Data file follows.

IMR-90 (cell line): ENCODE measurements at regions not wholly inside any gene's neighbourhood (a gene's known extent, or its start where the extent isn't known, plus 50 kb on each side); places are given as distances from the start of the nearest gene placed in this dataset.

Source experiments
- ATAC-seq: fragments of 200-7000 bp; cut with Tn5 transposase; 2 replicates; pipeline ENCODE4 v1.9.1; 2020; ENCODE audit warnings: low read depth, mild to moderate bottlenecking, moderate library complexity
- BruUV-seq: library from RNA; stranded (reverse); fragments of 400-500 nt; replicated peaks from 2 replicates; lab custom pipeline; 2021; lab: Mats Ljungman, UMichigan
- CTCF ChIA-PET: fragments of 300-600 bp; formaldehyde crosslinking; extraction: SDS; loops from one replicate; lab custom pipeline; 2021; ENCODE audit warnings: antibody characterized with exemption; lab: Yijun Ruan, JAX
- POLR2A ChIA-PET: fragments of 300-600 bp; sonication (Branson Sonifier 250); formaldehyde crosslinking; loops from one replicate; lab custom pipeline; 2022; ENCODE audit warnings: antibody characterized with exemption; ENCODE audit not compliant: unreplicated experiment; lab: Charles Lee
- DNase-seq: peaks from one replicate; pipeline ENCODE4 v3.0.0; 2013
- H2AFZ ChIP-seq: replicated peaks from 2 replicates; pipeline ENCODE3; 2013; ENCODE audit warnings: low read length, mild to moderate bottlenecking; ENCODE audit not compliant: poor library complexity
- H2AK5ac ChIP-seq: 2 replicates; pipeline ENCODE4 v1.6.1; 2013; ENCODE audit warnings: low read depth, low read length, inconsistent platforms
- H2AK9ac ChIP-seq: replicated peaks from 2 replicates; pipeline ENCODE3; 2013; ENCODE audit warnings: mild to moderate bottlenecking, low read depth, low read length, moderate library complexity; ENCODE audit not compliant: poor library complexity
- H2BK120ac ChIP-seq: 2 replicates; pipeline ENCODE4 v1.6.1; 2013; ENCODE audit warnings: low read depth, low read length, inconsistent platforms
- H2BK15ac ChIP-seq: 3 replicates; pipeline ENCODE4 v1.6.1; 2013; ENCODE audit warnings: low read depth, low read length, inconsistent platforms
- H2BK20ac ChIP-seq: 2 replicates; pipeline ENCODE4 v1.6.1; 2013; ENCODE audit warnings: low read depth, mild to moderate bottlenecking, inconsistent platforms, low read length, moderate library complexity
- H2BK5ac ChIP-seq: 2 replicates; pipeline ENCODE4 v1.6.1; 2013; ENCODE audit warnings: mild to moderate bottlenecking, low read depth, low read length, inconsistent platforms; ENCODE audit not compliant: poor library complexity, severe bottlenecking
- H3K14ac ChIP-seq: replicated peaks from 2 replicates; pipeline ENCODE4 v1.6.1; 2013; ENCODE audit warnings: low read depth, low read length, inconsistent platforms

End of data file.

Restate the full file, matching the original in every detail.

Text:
IMR-90 (cell line): ENCODE measurements at regions not wholly inside any gene's neighbourhood (a gene's known extent, or its start where the extent isn't known, plus 50 kb on each side); places are given as distances from the start of the nearest gene placed in this dataset.

Source experiments
- ATAC-seq: fragments of 200-7000 bp; cut with Tn5 transposase; 2 replicates; pipeline ENCODE4 v1.9.1; 2020; ENCODE audit warnings: low read depth, mild to moderate bottlenecking, moderate library complexity
- BruUV-seq: library from RNA; stranded (reverse); fragments of 400-500 nt; replicated peaks from 2 replicates; lab custom pipeline; 2021; lab: Mats Ljungman, UMichigan
- CTCF ChIA-PET: fragments of 300-600 bp; formaldehyde crosslinking; extraction: SDS; loops from one replicate; lab custom pipeline; 2021; ENCODE audit warnings: antibody characterized with exemption; lab: Yijun Ruan, JAX
- POLR2A ChIA-PET: fragments of 300-600 bp; sonication (Branson Sonifier 250); formaldehyde crosslinking; loops from one replicate; lab custom pipeline; 2022; ENCODE audit warnings: antibody characterized with exemption; ENCODE audit not compliant: unreplicated experiment; lab: Charles Lee
- DNase-seq: peaks from one replicate; pipeline ENCODE4 v3.0.0; 2013
- H2AFZ ChIP-seq: replicated peaks from 2 replicates; pipeline ENCODE3; 2013; ENCODE audit warnings: low read length, mild to moderate bottlenecking; ENCODE audit not compliant: poor library complexity
- H2AK5ac ChIP-seq: 2 replicates; pipeline ENCODE4 v1.6.1; 2013; ENCODE audit warnings: low read depth, low read length, inconsistent platforms
- H2AK9ac ChIP-seq: replicated peaks from 2 replicates; pipeline ENCODE3; 2013; ENCODE audit warnings: mild to moderate bottlenecking, low read depth, low read length, moderate library complexity; ENCODE audit not compliant: poor library complexity
- H2BK120ac ChIP-seq: 2 replicates; pipeline ENCODE4 v1.6.1; 2013; ENCODE audit warnings: low read depth, low read length, inconsistent platforms
- H2BK15ac ChIP-seq: 3 replicates; pipeline ENCODE4 v1.6.1; 2013; ENCODE audit warnings: low read depth, low read length, inconsistent platforms
- H2BK20ac ChIP-seq: 2 replicates; pipeline ENCODE4 v1.6.1; 2013; ENCODE audit warnings: low read depth, mild to moderate bottlenecking, inconsistent platforms, low read length, moderate library complexity
- H2BK5ac ChIP-seq: 2 replicates; pipeline ENCODE4 v1.6.1; 2013; ENCODE audit warnings: mild to moderate bottlenecking, low read depth, low read length, inconsistent platforms; ENCODE audit not compliant: poor library complexity, severe bottlenecking
- H3K14ac ChIP-seq: replicated peaks from 2 replicates; pipeline ENCODE4 v1.6.1; 2013; ENCODE audit warnings: low read depth, low read length, inconsistent platforms